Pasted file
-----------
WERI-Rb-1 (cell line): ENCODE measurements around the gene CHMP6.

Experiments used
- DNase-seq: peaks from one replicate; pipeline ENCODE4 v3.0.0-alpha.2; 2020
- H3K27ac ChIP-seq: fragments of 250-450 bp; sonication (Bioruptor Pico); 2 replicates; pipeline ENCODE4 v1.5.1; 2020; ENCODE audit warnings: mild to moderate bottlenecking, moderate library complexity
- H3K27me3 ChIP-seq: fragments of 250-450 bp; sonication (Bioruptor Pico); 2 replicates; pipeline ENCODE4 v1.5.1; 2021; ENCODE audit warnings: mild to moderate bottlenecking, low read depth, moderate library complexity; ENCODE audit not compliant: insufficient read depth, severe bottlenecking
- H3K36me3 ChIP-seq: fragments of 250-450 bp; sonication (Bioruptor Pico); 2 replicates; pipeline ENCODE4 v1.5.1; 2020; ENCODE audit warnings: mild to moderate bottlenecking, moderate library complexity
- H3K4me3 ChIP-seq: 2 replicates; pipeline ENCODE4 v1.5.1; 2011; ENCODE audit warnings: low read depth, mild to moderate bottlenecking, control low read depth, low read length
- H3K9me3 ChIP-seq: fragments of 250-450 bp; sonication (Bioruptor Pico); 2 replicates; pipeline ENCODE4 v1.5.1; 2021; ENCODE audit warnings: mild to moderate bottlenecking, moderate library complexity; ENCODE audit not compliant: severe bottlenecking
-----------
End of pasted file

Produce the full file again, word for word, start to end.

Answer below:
WERI-Rb-1 (cell line): ENCODE measurements around the gene CHMP6.

Experiments used
- DNase-seq: peaks from one replicate; pipeline ENCODE4 v3.0.0-alpha.2; 2020
- H3K27ac ChIP-seq: fragments of 250-450 bp; sonication (Bioruptor Pico); 2 replicates; pipeline ENCODE4 v1.5.1; 2020; ENCODE audit warnings: mild to moderate bottlenecking, moderate library complexity
- H3K27me3 ChIP-seq: fragments of 250-450 bp; sonication (Bioruptor Pico); 2 replicates; pipeline ENCODE4 v1.5.1; 2021; ENCODE audit warnings: mild to moderate bottlenecking, low read depth, moderate library complexity; ENCODE audit not compliant: insufficient read depth, severe bottlenecking
- H3K36me3 ChIP-seq: fragments of 250-450 bp; sonication (Bioruptor Pico); 2 replicates; pipeline ENCODE4 v1.5.1; 2020; ENCODE audit warnings: mild to moderate bottlenecking, moderate library complexity
- H3K4me3 ChIP-seq: 2 replicates; pipeline ENCODE4 v1.5.1; 2011; ENCODE audit warnings: low read depth, mild to moderate bottlenecking, control low read depth, low read length
- H3K9me3 ChIP-seq: fragments of 250-450 bp; sonication (Bioruptor Pico); 2 replicates; pipeline ENCODE4 v1.5.1; 2021; ENCODE audit warnings: mild to moderate bottlenecking, moderate library complexity; ENCODE audit not compliant: severe bottlenecking